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Engineering Virtual Studio: KEEN Modules to Foster Entrepreneurial Mindset in an Integrative, First/Second Year Online Course

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2014 ASEE Annual Conference & Exposition


Indianapolis, Indiana

Publication Date

June 15, 2014

Start Date

June 15, 2014

End Date

June 18, 2014



Conference Session

Entrepreneurship & Engineering Innovation Division Technical Session 6

Tagged Division

Entrepreneurship & Engineering Innovation

Page Count


Page Numbers

24.512.1 - 24.512.8



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Paper Authors


Kurt A. Thoroughman Washington University

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Dr. Thoroughman is the director of undergraduate studies in the School of Engineering and Applied Science at Washington University in St. Louis. He is also an associate professor and the associate chair for undergraduate studies in the department of biomedical engineering. Dr. Thoroughman received a Ph.D. in biomedical engineering from Johns Hopkins University and postdoctoral training in biology from Brandeis University.

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Alessandra Hruschka Washington University in St.Louis


Patricia Widder Washington University in St. Louis

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Patricia Widder serves as lecturer and Teaching Lab coordinator in the biomedical engineering department at Washington University in St. Louis. She received her B.S. degree in electrical engineering from the University of Illinois, Urbana-Champaign, and her M.S. degree in biomedical engineering from Washington University in St. Louis. Prior to her current position, she worked as an instrumentation and controls engineer for Monsanto Co.

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Engineering Virtual Studio: KEEN Modules to Foster Entrepreneurial Mindset in an Integrative, First/Second Year Online CourseEngineering is a field that interacts with its surroundings by applying science to practicalproblems. In developing future engineers, teaching the technical fundamentals is only part of thetask; engineering programs must also develop engineers that are able to apply those skills intothe real world. Example problems are sometimes shown in classes, but lack the interactivitynecessary to instill the skill in students. Introducing students to entrepreneurship directlypromotes creativity and marketplace connection while indirectly instilling connection to realworld problems and promoting scholarly and pre-professional identity within engineering.Here we introduce foundations to an entrepreneurial mindset to freshmen and sophomores viaonline modules, which we developed and piloted this academic year. We have previously built aone-­‐credit, on-­‐line, pass/fail course that not only builds explicit connections across foundationalcoursework and real-­‐world relevance through discussions with peers and upperclassman mentors.Our new Entrepreneurial KEEN Modules integrate into this course investigations into market-­‐and society driven problems, to which students will develop solutions in consultation withcampus and local experts. This will instill entrepreneurial problem-­‐establishment and problem-­‐solving as cornerstones to foster real-­‐world relevance, motivation, and goals for studentsbeginning as early as possible in their undergraduate study.This entrepreneurial foundation helps provide context and relevance to foundational material,and fosters an independent and personal entrepreneurial mindset. Here we report on our work-in-progress and formative assessment of performance and motivation of students in theentrepreneurial modules.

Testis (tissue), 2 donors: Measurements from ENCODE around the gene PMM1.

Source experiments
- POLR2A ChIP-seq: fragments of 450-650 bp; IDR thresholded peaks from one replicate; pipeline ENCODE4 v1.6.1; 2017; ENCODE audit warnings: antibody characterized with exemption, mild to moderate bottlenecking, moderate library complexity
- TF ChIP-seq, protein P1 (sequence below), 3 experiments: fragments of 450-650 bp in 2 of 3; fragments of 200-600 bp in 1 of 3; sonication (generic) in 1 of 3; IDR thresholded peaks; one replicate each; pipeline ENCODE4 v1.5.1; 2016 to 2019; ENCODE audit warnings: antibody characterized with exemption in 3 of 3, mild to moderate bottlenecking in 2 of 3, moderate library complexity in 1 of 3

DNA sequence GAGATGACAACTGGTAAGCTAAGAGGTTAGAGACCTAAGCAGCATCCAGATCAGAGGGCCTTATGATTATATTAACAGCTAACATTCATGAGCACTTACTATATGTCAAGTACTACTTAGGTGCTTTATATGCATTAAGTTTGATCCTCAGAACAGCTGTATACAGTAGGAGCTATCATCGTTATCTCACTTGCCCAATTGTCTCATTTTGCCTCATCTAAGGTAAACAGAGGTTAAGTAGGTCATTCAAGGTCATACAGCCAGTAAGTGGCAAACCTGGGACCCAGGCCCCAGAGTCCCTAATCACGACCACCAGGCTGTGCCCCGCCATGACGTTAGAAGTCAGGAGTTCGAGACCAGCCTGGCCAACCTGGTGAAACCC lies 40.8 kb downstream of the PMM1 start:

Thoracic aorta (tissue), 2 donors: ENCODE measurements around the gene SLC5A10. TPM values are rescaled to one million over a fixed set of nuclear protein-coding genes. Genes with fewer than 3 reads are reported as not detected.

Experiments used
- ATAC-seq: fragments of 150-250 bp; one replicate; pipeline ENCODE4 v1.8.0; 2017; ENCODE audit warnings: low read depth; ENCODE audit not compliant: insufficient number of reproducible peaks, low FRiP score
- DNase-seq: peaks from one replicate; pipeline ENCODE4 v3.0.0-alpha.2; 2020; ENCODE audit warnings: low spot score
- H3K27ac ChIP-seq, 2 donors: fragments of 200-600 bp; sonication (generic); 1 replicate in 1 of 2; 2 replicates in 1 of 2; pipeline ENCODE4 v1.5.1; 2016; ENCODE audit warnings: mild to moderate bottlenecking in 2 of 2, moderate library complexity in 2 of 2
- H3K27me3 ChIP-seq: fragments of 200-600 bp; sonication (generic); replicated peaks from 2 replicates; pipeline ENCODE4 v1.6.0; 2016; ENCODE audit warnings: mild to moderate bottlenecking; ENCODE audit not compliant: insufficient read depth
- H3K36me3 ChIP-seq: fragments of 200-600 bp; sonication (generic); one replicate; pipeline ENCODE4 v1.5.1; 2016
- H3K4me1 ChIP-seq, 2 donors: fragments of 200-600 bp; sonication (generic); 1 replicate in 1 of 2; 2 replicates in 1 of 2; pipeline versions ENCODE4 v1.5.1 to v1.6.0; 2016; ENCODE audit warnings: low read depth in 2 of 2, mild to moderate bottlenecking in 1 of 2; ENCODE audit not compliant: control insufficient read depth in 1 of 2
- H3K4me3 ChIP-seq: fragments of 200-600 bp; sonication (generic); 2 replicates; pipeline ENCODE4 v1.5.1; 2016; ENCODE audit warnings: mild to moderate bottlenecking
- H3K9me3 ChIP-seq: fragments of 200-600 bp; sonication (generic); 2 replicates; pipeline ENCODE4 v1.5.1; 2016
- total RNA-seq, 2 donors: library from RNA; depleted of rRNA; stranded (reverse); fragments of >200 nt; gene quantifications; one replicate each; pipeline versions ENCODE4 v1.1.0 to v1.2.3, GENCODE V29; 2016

Thoroughman, K. A., & Hruschka, A., & Widder, P. (2014, June), Engineering Virtual Studio: KEEN Modules to Foster Entrepreneurial Mindset in an Integrative, First/Second Year Online Course Paper presented at 2014 ASEE Annual Conference & Exposition, Indianapolis, Indiana. 10.18260/1-2--20403

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